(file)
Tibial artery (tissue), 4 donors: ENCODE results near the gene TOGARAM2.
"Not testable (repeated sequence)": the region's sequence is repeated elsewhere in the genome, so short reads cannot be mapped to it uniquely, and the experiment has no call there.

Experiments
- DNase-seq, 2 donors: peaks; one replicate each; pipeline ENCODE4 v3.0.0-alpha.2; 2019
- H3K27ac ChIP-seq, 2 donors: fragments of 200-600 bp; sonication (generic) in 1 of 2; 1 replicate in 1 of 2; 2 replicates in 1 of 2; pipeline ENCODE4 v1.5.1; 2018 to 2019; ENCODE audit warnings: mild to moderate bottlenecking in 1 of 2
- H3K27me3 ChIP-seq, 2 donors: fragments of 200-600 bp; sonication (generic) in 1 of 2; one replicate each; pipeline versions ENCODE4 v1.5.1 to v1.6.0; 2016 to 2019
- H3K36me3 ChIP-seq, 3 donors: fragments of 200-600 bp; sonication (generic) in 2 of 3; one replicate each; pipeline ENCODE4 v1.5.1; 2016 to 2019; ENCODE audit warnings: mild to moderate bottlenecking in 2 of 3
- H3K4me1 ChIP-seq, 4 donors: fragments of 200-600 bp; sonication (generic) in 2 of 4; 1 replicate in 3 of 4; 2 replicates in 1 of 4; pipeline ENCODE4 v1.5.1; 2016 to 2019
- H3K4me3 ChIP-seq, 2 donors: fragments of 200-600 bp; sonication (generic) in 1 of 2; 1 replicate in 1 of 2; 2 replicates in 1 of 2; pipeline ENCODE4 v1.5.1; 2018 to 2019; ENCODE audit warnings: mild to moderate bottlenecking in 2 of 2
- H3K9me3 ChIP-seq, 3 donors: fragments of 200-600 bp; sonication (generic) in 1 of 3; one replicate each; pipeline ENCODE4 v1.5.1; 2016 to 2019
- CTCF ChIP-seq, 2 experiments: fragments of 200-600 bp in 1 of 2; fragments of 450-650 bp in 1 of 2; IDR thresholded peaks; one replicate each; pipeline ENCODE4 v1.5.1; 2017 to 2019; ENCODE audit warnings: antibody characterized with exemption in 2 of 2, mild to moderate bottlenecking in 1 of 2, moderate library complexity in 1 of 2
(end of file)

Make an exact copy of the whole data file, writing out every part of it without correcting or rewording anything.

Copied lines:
Tibial artery (tissue), 4 donors: ENCODE results near the gene TOGARAM2.
"Not testable (repeated sequence)": the region's sequence is repeated elsewhere in the genome, so short reads cannot be mapped to it uniquely, and the experiment has no call there.

Experiments
- DNase-seq, 2 donors: peaks; one replicate each; pipeline ENCODE4 v3.0.0-alpha.2; 2019
- H3K27ac ChIP-seq, 2 donors: fragments of 200-600 bp; sonication (generic) in 1 of 2; 1 replicate in 1 of 2; 2 replicates in 1 of 2; pipeline ENCODE4 v1.5.1; 2018 to 2019; ENCODE audit warnings: mild to moderate bottlenecking in 1 of 2
- H3K27me3 ChIP-seq, 2 donors: fragments of 200-600 bp; sonication (generic) in 1 of 2; one replicate each; pipeline versions ENCODE4 v1.5.1 to v1.6.0; 2016 to 2019
- H3K36me3 ChIP-seq, 3 donors: fragments of 200-600 bp; sonication (generic) in 2 of 3; one replicate each; pipeline ENCODE4 v1.5.1; 2016 to 2019; ENCODE audit warnings: mild to moderate bottlenecking in 2 of 3
- H3K4me1 ChIP-seq, 4 donors: fragments of 200-600 bp; sonication (generic) in 2 of 4; 1 replicate in 3 of 4; 2 replicates in 1 of 4; pipeline ENCODE4 v1.5.1; 2016 to 2019
- H3K4me3 ChIP-seq, 2 donors: fragments of 200-600 bp; sonication (generic) in 1 of 2; 1 replicate in 1 of 2; 2 replicates in 1 of 2; pipeline ENCODE4 v1.5.1; 2018 to 2019; ENCODE audit warnings: mild to moderate bottlenecking in 2 of 2
- H3K9me3 ChIP-seq, 3 donors: fragments of 200-600 bp; sonication (generic) in 1 of 3; one replicate each; pipeline ENCODE4 v1.5.1; 2016 to 2019
- CTCF ChIP-seq, 2 experiments: fragments of 200-600 bp in 1 of 2; fragments of 450-650 bp in 1 of 2; IDR thresholded peaks; one replicate each; pipeline ENCODE4 v1.5.1; 2017 to 2019; ENCODE audit warnings: antibody characterized with exemption in 2 of 2, mild to moderate bottlenecking in 1 of 2, moderate library complexity in 1 of 2